(12-17-98) -- The state branch of the nation's largest advocacy group for mentally retarded citizens has honored Boston College for its efforts to provide jobs on campus for developmentally disabled adults.
The Boston College Supported Employment Program, which for more than 10 years has given Boston-area mentally retarded adults work in dining halls and on campus grounds crews, was named winner of an Arc Massachusetts Distinguished Citizen Award at a recent ceremony in the Great Hall of the Statehouse.
Executive Vice President Frank B. Campanella and Vice President for Human Resources Leo V. Sullivan accepted the award on behalf of Boston College, which was cited for "providing a model employment program for individuals with mental retardation."
The BC program was honored alongside 18 individuals by Arc Massachusetts, formerly known as the Massachusetts Association for Retarded Citizens, a non-profit organization dedicated to improving the quality of life and services for the developmentally disabled.
The Boston College Supported Employment Program currently serves 22 retarded adults who work 25-30 hours a week in dining halls, at the Bookstore and on groundskeeping crews, earning between $400 and $800 a month while gaining experience in a workplace environment.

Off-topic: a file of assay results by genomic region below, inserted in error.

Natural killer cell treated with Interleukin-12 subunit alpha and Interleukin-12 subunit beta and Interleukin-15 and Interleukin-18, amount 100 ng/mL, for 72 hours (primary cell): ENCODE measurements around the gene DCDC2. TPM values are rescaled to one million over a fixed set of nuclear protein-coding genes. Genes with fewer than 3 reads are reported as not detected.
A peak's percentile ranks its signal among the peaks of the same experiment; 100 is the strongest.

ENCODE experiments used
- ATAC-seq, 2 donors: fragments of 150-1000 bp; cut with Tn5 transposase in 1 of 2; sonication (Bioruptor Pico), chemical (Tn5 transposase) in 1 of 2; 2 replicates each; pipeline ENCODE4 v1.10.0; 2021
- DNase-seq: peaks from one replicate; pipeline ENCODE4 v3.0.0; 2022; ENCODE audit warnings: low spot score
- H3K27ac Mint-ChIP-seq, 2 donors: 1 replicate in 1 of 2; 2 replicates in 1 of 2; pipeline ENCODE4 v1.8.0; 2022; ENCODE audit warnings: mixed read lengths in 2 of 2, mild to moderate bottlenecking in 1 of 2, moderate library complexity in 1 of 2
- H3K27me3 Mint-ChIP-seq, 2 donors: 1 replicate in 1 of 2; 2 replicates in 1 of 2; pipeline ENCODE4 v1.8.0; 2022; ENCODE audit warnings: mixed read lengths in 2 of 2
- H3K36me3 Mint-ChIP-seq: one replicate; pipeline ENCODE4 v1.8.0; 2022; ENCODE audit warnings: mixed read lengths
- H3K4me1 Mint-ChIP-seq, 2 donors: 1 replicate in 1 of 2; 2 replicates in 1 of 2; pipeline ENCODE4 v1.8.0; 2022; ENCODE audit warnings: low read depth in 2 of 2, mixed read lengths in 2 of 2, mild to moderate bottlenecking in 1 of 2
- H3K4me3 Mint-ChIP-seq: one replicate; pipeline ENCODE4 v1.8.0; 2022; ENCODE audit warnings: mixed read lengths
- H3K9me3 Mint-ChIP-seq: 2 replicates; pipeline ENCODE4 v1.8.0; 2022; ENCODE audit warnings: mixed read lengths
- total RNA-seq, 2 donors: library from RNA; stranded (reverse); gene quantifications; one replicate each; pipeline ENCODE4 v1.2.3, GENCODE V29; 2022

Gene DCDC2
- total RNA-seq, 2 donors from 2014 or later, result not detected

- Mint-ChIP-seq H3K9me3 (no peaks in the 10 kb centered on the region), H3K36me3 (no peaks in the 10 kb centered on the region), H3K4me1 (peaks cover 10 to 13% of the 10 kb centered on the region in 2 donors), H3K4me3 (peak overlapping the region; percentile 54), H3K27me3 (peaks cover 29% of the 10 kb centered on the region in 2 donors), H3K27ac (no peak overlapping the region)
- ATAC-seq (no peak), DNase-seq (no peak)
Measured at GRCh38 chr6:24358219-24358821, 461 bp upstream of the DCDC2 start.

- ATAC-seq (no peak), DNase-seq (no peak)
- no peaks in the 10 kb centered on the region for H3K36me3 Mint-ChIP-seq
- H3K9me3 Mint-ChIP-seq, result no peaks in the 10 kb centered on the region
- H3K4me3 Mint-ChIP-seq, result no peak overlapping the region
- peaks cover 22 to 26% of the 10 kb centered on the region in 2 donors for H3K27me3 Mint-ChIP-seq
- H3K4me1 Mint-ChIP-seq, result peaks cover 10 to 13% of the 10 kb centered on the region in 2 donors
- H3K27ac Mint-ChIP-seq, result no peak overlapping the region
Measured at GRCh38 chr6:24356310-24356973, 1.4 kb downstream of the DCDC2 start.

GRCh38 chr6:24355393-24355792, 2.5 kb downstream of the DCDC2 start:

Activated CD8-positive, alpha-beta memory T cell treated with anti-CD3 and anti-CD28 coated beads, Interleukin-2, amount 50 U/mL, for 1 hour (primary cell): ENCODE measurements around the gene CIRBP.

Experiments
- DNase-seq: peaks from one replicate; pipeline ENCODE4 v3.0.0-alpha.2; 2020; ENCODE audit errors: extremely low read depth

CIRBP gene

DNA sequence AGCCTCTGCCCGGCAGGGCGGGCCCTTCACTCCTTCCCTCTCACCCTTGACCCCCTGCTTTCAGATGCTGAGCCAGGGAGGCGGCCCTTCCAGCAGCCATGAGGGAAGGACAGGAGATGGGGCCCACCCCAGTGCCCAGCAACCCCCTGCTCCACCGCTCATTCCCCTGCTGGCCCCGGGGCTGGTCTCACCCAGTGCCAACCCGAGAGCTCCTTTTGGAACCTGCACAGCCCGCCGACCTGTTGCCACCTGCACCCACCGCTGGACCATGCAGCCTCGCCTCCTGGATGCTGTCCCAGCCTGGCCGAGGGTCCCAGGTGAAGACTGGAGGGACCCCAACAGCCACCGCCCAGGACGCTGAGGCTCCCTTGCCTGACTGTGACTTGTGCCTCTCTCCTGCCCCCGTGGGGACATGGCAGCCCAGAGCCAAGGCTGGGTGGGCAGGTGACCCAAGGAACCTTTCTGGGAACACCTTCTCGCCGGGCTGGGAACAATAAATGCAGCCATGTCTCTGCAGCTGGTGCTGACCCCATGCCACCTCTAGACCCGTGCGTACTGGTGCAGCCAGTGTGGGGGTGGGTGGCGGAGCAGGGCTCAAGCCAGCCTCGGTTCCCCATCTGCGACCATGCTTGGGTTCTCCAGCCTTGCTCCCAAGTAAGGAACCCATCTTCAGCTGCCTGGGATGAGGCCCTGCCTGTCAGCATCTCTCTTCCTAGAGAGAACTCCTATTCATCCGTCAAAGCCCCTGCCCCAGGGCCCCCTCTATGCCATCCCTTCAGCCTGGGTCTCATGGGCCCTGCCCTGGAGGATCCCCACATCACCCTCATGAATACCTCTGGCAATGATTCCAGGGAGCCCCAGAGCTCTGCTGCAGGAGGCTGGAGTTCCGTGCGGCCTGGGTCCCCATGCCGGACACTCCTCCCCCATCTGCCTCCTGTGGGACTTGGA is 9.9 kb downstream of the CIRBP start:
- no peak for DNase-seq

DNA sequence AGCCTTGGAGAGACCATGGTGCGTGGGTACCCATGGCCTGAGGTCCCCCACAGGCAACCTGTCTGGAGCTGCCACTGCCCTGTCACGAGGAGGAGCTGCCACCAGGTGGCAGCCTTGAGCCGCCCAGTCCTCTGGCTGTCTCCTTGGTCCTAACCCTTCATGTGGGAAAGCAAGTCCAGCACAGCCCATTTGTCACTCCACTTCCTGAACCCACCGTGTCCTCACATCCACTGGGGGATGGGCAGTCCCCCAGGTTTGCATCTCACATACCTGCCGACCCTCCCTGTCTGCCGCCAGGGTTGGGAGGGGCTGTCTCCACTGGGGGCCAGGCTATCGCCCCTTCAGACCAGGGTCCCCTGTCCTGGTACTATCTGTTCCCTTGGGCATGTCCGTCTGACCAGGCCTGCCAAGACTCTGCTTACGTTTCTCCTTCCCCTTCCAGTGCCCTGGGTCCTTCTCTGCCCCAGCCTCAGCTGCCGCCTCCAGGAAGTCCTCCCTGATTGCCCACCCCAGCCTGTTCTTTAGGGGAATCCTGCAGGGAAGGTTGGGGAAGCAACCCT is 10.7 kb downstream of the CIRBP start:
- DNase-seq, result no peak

The program is sponsored by the School of Education and the departments of Human Resources and Dining Services, as well as by the Campus School, a private day-school housed at SOE that serves pupils between the ages of 3 and 21 who have multiple disabilities.
Boston College has demonstrated a strong "spirit of inclusion" toward the handicapped by offering a job program for mentally retarded adults in addition to a school for multiply-handicapped children, said Campus School Principal Donald Ricciato.
"I think the University has shown a real commitment to providing opportunities for all people, even those with developmental disabilities," Ricciato said.
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